Many marathons are filling to capacity months before the race. Shoes are selling well, and new training groups are sprouting like summer weeds. But unlike the first running boom in the late 1970s and early 1980s, participation not performance is fueling today's growth.
Champion marathoners Bill Rodgers and Frank Shorter were the inspiration for runners 25 years ago. Many of today's new runners admire John Bingham, a.k.a. "The Penguin."
Since his column, "The Penguin Chronicles," debuted in Runner's World magazine in 1996, Bingham has become one of the running community's most popular and recognized personalities.
"The second running boom is marked by a different spirit," Bingham said. "Many runners now are not willing to compare themselves to everyone else. They are doing their very best, even though they are not running fast."
When Bingham started running nine years ago, he didn't look like a runner. He was a 240-pound music history professor at Middle Tennessee State who smoked and drank too much. He looked like, in his words, a penguin.
"I got to the point where I knew I couldn't go on looking and feeling like that," Bingham said. "Running worked for me. I wasn't good at it, but I enjoyed it. I got caught up in the spirit of getting active."
In 1995, Bingham frequently shared his running experiences on an Internet chat group. His postings were forwarded to the editors of Runner's World. The magazine was attracted to Bingham's folksy writing style and felt its readers could relate to his struggles to be faster. Soon, the "Penguin Chronicles" was a monthly column in the magazine, which has a circulation of more than 500,000.
The magazine created a cute penguin character that is seen each month in a variety of situations. The image appealed to runners who, like a penguin, may not seem to have an ideal shape for the activity but who don't seem to care. The penguin has become a happy and enthusiastic mascot for many new runners.
Within two years, Bingham left his teaching position to write and tour the country, speaking at races and conducting his flight schools for fellow penguins. His marathon time on a good day is near five hours, and he frequently leads "pacing groups" for runners aiming for that time.
"Through running, I create myself as I have always wanted to be," Bingham has written. "Nothing in my experience was as powerful as crossing the finish line of my first race. With that single step, I overcame a lifetime of unkept promises to myself."
His Web site, www.waddleon.com, includes tips and advice for new runners, a virtual training group and an active chat room for the Penguin Brigade. Team Penguin running clubs have sprung up around the country.
His 1999 book, The Courage to Start: A Guide to Running for Your Life is one of the sport's best sellers. He also has published The Penguin Brigade Training Log, complete with a family photo album and motivational guide for beginning and longtime runners.
"The Penguin could not have existed 10 years ago," Bingham said. "Now a five-hour marathon finish is in the middle of the pack at some races. The growth in marathons is not at the three-hour pace. The swelling is going on at the back of the pack. These are still serious committed athletes who are simply slow."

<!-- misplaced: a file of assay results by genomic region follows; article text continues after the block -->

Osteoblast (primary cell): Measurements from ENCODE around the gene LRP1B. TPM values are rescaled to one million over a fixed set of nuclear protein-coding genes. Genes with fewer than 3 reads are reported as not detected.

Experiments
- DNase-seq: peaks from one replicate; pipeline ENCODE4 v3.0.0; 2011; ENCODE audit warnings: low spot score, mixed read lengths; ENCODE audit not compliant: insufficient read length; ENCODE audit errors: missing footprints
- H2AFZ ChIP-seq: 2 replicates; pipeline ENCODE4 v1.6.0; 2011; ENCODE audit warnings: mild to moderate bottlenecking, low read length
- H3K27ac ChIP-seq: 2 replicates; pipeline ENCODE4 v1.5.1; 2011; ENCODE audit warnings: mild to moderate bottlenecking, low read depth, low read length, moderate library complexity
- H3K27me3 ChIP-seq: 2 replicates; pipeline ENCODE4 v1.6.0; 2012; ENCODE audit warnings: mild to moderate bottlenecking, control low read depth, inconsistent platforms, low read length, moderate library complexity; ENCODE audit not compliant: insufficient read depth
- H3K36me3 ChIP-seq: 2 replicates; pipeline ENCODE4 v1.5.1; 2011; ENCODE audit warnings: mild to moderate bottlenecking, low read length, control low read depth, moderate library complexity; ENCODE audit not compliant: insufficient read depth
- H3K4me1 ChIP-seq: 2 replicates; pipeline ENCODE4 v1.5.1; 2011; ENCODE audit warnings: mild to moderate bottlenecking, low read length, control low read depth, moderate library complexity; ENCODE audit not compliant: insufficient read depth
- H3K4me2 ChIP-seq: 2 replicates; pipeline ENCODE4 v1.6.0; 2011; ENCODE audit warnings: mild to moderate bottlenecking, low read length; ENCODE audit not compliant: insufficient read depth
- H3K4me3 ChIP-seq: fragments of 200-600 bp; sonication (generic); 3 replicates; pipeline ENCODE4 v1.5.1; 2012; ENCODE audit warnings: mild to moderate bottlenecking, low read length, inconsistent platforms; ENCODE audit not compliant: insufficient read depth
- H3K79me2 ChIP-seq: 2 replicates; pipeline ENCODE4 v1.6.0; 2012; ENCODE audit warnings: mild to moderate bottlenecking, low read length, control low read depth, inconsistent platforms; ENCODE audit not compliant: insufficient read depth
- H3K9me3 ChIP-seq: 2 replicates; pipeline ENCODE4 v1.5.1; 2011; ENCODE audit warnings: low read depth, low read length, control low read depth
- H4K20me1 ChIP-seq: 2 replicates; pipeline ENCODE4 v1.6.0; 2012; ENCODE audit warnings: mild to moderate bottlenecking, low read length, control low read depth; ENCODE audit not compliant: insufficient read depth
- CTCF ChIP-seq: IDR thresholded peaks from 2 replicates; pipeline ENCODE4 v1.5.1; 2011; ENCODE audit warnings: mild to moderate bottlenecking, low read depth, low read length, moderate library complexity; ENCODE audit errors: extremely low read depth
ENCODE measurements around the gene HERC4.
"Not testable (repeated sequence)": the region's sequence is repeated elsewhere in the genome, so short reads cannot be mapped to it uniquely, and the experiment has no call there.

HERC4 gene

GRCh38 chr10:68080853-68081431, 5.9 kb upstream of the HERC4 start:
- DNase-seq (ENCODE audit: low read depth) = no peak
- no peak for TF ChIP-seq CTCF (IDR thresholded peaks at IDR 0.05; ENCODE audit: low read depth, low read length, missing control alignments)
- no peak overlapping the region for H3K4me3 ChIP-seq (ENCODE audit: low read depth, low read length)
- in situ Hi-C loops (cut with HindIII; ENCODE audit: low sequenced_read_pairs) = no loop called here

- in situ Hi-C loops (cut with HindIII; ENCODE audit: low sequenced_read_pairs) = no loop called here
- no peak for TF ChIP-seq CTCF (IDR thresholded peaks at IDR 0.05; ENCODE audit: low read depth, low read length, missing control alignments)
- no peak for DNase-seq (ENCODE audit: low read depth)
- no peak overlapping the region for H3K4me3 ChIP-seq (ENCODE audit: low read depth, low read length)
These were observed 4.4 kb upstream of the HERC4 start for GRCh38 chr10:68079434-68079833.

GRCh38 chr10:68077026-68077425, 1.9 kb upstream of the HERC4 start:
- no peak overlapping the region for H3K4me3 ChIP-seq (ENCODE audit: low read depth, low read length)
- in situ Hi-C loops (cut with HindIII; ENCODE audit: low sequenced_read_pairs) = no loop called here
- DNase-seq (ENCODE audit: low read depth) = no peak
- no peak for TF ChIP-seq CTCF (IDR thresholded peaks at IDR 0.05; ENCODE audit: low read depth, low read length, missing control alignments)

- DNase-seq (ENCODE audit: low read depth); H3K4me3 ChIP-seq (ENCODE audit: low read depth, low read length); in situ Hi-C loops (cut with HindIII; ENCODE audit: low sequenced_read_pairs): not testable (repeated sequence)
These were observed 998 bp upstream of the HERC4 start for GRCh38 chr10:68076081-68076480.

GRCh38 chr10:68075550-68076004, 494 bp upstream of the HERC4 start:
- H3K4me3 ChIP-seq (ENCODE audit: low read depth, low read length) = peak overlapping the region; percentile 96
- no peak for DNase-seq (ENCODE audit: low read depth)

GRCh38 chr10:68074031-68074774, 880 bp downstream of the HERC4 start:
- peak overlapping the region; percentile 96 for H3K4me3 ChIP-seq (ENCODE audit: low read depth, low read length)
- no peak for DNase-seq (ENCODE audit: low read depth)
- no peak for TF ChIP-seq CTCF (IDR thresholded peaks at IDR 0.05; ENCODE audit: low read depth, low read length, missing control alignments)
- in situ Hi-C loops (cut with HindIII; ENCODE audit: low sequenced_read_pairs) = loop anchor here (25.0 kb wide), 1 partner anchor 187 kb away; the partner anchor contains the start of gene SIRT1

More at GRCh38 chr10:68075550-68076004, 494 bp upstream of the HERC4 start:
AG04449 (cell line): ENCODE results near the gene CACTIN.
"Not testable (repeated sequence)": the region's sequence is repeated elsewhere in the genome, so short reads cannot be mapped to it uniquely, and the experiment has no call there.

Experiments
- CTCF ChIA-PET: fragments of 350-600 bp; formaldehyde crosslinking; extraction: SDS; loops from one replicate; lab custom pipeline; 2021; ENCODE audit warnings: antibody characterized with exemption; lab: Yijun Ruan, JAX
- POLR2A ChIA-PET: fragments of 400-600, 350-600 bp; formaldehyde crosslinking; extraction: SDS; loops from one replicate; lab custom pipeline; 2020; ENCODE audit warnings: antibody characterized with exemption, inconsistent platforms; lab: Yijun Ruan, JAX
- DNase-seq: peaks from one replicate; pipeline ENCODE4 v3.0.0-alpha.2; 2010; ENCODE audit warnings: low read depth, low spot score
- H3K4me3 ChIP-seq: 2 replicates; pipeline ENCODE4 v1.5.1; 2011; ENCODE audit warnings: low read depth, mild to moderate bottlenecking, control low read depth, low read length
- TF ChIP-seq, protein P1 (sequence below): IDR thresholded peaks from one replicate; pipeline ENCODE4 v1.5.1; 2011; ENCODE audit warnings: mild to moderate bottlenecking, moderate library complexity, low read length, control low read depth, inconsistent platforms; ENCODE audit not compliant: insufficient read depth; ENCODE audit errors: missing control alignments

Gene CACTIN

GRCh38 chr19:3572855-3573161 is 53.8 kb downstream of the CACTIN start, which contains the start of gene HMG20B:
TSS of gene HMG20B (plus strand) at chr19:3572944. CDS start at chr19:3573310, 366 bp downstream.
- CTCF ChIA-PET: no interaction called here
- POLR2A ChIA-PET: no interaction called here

Bingham is down to 160 pounds now, which surprises many who meet him. They expect someone who is still more round then svelte and perhaps looks more like actor Danny DeVito.
"I'm an example of someone who stayed at running long enough that it made a difference in my life," Bingham said. "I had to overcome my ego to continue to do something I wasn't good at. I view penguin runners like I view many golfers who have a lot of fun, even though their scores are high."
Topics of his "flight school" workshops include diet and nutrition, using a heart-rate monitor and setting up a training program. The workshop is designed for the adult "onset" athlete who has made the decision to pursue a more active lifestyle but doesn't know where to begin. The emphasis is on running for fun and personal improvement and satisfaction, rather than for running for competitive reasons.
"The workshops are designed for new as well as experienced runners who have plateaued in their training. People who start running as adults don't know how to get better," Bingham said. "Improving as an adult takes more planning and information, not just more work."
Mary Northup of Davis fits that mold. The 44-year-old computer programmer has been running for 10 years. She is attending the Sacramento-area workshop June 9 - 10 in search of information and motivation to take her running to another level.
"I am one of those runners for whom 'The Penguin Chronicles' resonated immediately," Northup said. "Running is not an easy thing for me. I have run as far as eight miles. I would like to run a 10-mile race in September and maybe train for a marathon."
Northup said that at her pace of 10-minute miles, she feels like she is too slow to join a running club. She does all of her training alone, although she enjoys running in the larger area races.
"I'm a bit nervous about attending the camp," Northup said. "But I want to connect with other runners, and I'm hoping it will help push me a little bit."
For more information on Bingham or the flight school, visit www.waddleon.com or call (615) 849-8497.
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